Sara Vilkomerson’s Guide to This Week’s Movies: A Keanu Is a Comforting Thing

Hollywood types are scratching their heads over George Clooney’s Leatherheads, which only brought in $13.5 million when Universal reportedly had been hoping for something closer to $20 million. How could this be? Didn’t the moviegoing public realize this was George Clooney? Folks are wondering how it is that one of the most likable movie stars around continues to be in movies that people ignore (ahem: One Fine Day, which we love, by the way; Solaris; Intolerable Cruelty; etc). It just doesn’t seem right considering that 21—soundly batted around by critics—took top honors for the second week running. Come on people, stay strong … we only have a few more weeks till Iron Man comes out.


SPEAKING OF IRON Men (ba-dump), Keanu Reeves returns to the big screen this weekend with Street Kings, and oh, how we’ve missed The Keanu. Here’s the thing about Mr. Reeves: He’s consistently sort of flat, and weird in his delivery (has he ever been more believable than as sweet-but-daft Todd in Parenthood?). But somehow, over the course of his career—Point Break years, The Matrix ones, hell, even the Constantine and The Lake House days—he’s become someone we feel genuinely fond of. A Keanu Reeves performance is a comforting thing, like reading a book a second or third time. Which is perfect for Street Kings, a movie we swear we’ve seen at least three other times before. It’s based on a James Ellroy book, directed by David Ayer (who wrote Training Day), about an LAPD cop who is forced to question his loyalties to his team and his captain after a fellow officer is murdered. Can you guess, in a secret-super-twist, who turns out to be the villain? If you can’t, just watch the preview, as it’s clearly revealed! Mr. Reeves is surrounded by a stellar cast—hi, Jay Mohr!—that includes Forrest Whitaker, who seems to be having a lot of fun, and unlikely hot man Hugh Laurie. The movie may be predictable, but somehow, perversely, it’s still pretty entertaining.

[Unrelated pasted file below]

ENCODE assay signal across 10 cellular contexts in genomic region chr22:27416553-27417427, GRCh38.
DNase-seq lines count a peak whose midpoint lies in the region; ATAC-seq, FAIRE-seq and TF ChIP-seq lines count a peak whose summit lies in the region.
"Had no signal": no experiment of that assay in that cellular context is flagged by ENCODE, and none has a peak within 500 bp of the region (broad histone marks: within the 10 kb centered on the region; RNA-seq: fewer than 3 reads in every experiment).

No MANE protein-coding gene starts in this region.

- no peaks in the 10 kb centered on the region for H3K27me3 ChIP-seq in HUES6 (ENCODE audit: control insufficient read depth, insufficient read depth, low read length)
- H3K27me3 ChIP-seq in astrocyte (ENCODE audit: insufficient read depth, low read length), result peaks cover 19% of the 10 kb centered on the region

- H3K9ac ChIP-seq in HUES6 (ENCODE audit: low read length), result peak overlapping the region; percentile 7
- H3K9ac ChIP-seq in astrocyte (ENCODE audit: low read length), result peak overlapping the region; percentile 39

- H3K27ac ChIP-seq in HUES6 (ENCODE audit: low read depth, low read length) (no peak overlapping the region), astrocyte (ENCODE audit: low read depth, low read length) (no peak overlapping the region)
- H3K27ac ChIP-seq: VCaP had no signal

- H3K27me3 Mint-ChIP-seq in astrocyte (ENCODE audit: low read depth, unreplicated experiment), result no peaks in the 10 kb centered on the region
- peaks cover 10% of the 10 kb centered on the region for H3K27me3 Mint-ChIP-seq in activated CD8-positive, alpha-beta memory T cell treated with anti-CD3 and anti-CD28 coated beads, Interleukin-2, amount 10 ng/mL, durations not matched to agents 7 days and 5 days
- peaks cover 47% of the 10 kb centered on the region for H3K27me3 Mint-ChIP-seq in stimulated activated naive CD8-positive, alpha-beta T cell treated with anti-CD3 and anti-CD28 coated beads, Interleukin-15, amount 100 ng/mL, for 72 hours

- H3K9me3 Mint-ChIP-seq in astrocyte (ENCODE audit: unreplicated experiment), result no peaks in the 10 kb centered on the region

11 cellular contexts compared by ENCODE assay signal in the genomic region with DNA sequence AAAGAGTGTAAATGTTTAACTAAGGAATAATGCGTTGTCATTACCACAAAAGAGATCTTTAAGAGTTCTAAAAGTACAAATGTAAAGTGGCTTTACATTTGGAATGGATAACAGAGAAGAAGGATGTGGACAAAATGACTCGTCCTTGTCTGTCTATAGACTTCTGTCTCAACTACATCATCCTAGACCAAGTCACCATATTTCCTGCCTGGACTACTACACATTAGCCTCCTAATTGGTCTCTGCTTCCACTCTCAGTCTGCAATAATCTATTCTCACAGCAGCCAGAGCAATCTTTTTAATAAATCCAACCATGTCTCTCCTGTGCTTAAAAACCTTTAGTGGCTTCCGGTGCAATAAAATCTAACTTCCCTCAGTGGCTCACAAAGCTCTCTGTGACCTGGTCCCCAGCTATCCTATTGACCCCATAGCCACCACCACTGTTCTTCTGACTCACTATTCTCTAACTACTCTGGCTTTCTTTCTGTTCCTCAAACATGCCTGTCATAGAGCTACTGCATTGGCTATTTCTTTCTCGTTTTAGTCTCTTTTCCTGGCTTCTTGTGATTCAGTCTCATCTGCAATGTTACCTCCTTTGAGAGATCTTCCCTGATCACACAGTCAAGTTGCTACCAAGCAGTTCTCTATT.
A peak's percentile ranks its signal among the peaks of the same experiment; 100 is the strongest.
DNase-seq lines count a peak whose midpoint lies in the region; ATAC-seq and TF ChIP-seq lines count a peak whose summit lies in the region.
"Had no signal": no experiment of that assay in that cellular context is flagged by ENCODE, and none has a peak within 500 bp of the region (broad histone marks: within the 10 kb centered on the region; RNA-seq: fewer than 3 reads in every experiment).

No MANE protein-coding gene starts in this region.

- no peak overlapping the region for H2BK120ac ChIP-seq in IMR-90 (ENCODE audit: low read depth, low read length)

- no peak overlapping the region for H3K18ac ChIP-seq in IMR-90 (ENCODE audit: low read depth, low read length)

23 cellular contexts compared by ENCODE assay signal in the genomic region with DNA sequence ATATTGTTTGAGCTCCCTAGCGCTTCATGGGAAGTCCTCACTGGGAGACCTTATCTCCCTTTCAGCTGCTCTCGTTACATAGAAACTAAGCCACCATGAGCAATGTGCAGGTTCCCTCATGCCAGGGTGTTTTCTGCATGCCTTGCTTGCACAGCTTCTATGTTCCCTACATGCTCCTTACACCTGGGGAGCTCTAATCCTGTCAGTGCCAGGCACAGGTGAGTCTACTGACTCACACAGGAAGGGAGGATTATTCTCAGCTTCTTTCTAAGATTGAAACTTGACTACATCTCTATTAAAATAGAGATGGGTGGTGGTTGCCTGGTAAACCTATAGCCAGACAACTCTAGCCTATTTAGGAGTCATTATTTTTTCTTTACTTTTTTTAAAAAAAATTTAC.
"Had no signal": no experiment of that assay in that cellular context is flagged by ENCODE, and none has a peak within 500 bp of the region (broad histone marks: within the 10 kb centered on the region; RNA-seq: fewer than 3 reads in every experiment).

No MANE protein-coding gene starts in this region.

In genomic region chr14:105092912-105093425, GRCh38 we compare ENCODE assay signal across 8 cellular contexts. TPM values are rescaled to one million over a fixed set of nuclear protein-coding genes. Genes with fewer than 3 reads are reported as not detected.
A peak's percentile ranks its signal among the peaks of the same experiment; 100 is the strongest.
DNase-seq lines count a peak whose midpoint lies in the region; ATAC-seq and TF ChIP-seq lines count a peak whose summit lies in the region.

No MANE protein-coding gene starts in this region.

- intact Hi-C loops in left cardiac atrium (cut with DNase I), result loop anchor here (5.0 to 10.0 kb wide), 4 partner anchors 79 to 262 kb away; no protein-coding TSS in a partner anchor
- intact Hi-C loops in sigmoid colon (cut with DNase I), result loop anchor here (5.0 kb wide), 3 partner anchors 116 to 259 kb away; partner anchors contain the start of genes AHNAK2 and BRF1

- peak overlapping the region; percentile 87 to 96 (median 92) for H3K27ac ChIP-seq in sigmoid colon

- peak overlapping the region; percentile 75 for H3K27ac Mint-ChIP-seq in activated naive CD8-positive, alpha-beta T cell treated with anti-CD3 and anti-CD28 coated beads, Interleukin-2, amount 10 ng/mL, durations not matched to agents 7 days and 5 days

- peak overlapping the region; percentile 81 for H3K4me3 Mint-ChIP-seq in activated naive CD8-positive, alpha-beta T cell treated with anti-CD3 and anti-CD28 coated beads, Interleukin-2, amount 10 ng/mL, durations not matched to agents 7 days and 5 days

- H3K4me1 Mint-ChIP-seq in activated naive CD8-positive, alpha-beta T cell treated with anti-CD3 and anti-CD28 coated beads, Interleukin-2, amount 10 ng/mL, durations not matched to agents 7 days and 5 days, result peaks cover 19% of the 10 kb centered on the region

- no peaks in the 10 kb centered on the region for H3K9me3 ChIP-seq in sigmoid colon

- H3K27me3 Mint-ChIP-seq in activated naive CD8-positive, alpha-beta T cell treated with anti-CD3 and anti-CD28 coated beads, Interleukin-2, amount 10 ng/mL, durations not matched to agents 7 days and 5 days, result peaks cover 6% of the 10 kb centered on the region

Street Kings opens Friday at AMC Magic Johnson.


WE FULLY EXPECTED to love Smart People. It had everything that we like in a movie: a smart cast (Dennis Quaid, Sarah Jessica Parker, Ellen Page, Thomas Haden Church) and a funny premise (crotchety professor tries to find love), and seemed right in that JunoLittle Miss SunshineThe Family StoneThe Squid and the WhaleWonder BoysNobody’s Fool wheelhouse. Which was maybe the problem. For when you take apart the film, directed by first timer Noam Murro, everything at first glance seems to work—funny dialogue, good music, chemistry within the cast—and yet somehow nothing ever seemed to click into place. We couldn’t put our finger on what the precise problem was—maybe Dennis Quaid’s odd choice in his character’s speaking voice?—and, it’s not Ellen Page’s fault that she has been cast again as a sassy, fast-talking, preternaturally smart teen (this time, she’s not pregnant, she’s a young republican). The standout was Thomas Haden Church who livened things up every time he was onscreen … which wasn’t, sadly, enough.

Smart People opens Friday at the Angelika Film Center and City Cinemas Third Avenue.

Sara Vilkomerson’s Guide to This Week’s Movies: A Keanu Is a Comforting Thing